The fifth team will help the villagers with options for augmenting the family income, which is always a problem in a land where having the equivalent of an extra few cents could make the difference between life and death. If you are on the sixth team, you will help with education – especially for the children and their mothers.
Of course, you will not have to jump into your humanitarian work without guidance. The Ethiopian adventure will be under the guidance of Lon Kennard, who had had extensive experience with the people of Ethiopia. In fact, Lon and his wife DeAnna have adopted six Ethiopian orphans – the oldest of whom is now on a mission to South Carolina.
It was when the Kennards went to pick up four of their new children that their lives were forever changed when they saw the poverty of the people of southern Ethiopia. They immediately dedicated their lives to helping the people of Ethiopia, as well as the poor of other countries, in their quest to thrive and become self-sufficient.
In addition to Africa, the Kennards have worked with poverty-stricken villagers in Mexico, the Caribbean, and Central America, teaching them skills they need to overcome the incredible obstacles that life has put in their path.
In fact, once you have participated in a humanitarian project with the Kennards, the odds are that you’ll always want to use your vacation time in a way that helps others as well as rejuvenating yourself.
However, rejuvenation is a necessary part of any vacation. In addition to four days spent with the Ethiopian villagers, your trip to Africa will include adventures that would make any tourist’s mouth water. You will have a lot of time to explore Addis Ababa, the capital of Ethiopia, from your vantage point in the Sheraton Addis – a five-star establishment that is one of the best hotels the world has to offer.
One of the many great features of the Sheraton Addis is that it is near the Merkado, which is one of the largest open-air markets in Africa. If you would like to add to your collection of nativity sets from around the world, or start your own collection of handmade baskets or wood carvings, this market is the place for you to find whatever you are in the market to buy. You will be close enough to shop, return to the hotel to drop off your treasures, and go back to the market and shop some more. This is the stuff of any tourist’s dreams, and it is all the part of your Ethiopian vacation.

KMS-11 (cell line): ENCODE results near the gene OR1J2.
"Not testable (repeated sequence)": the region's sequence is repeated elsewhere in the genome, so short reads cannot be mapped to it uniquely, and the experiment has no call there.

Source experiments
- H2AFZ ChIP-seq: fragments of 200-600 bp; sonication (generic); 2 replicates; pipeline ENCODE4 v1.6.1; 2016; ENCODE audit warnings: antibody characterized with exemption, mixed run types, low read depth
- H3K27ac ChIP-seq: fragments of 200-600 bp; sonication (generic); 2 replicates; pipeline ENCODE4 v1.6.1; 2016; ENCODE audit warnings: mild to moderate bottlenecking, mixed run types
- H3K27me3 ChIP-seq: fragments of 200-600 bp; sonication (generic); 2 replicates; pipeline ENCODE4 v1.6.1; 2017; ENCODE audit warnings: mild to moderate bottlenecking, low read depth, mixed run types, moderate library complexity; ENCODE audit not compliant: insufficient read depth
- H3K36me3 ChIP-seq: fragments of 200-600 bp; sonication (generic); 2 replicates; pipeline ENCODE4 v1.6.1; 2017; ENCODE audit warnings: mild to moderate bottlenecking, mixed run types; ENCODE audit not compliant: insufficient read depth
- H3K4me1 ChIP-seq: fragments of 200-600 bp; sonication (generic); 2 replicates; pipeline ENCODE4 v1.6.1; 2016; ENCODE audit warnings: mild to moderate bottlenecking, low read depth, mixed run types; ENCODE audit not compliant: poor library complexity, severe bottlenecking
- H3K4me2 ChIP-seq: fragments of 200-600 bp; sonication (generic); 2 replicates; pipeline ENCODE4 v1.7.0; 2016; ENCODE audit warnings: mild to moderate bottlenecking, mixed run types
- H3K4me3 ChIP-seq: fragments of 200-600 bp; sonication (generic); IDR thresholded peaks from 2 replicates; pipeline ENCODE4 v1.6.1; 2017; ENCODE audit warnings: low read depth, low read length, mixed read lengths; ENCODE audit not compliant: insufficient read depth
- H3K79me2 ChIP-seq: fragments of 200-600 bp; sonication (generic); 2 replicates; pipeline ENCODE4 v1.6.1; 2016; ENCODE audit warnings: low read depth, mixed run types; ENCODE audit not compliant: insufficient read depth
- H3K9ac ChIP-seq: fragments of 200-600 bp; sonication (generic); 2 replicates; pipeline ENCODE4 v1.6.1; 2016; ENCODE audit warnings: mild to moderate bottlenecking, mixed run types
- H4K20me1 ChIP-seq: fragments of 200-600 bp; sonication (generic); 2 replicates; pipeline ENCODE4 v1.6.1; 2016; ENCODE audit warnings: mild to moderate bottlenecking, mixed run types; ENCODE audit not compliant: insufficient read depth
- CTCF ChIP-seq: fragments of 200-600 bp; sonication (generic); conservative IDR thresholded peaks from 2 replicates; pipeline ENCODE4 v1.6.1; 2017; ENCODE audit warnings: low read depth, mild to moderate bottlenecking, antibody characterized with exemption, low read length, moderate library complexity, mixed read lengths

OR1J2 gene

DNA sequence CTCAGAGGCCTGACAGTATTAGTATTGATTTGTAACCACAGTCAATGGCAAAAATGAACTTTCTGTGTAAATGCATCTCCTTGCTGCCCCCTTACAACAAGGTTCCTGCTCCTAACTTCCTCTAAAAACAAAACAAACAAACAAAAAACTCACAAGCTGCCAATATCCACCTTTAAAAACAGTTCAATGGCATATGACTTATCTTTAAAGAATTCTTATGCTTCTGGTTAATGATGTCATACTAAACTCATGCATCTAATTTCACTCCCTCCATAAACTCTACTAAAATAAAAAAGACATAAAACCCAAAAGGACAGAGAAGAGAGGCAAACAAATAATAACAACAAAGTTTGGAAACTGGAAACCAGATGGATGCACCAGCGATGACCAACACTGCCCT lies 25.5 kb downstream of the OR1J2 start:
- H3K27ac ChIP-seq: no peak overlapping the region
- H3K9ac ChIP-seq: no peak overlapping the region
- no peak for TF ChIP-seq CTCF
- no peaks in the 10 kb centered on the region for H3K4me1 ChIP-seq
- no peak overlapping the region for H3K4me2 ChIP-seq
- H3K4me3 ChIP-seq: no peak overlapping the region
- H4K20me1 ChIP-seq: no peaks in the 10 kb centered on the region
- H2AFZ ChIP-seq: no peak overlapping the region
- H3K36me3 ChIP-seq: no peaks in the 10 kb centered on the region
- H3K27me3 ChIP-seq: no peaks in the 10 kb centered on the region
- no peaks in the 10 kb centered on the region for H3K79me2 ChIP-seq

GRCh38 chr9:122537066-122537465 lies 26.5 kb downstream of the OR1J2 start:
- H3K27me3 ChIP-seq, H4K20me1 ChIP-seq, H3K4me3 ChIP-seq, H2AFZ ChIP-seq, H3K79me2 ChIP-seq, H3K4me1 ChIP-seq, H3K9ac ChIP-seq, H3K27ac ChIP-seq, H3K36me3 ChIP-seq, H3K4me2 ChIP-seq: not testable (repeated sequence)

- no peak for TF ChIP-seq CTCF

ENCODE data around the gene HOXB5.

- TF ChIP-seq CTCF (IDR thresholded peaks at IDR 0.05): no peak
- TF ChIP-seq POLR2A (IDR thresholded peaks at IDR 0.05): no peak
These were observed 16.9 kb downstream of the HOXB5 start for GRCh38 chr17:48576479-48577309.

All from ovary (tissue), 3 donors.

But perhaps the most exciting part of the tourist part of your Ethiopian vacation won’t be in Ethiopia at all. Ethiopia is right next door to Kenya, which is the wild animal sanctuary of Africa. On the ninth day of your trip, after visiting a local church in Addis Ababa, you will fly to Nairobi, which is the capital of Kenya.
Once in Kenya, you will spend three nights at the Intrepid Lodge of Masai Mara. The Intrepid Lodge will be your base camp while you go on a photographic safari that will show you the wildlife in their natural surroundings – as well as the local villages and peoples of Kenya.
When you aren’t on safari, you can treat yourself to swimming, gourmet meals, and yet some more shopping. The choices are yours, and no matter which option you choose you will have a glorious vacation. After your hard but deeply rewarding work in Ethiopia, you will deserve to treat yourself to a luxurious rest.
Don’t delay. The fifteen-day Ethiopian adventure takes off on April 2. Places are filling fast.
2005 Meridian Magazine. All Rights Reserved.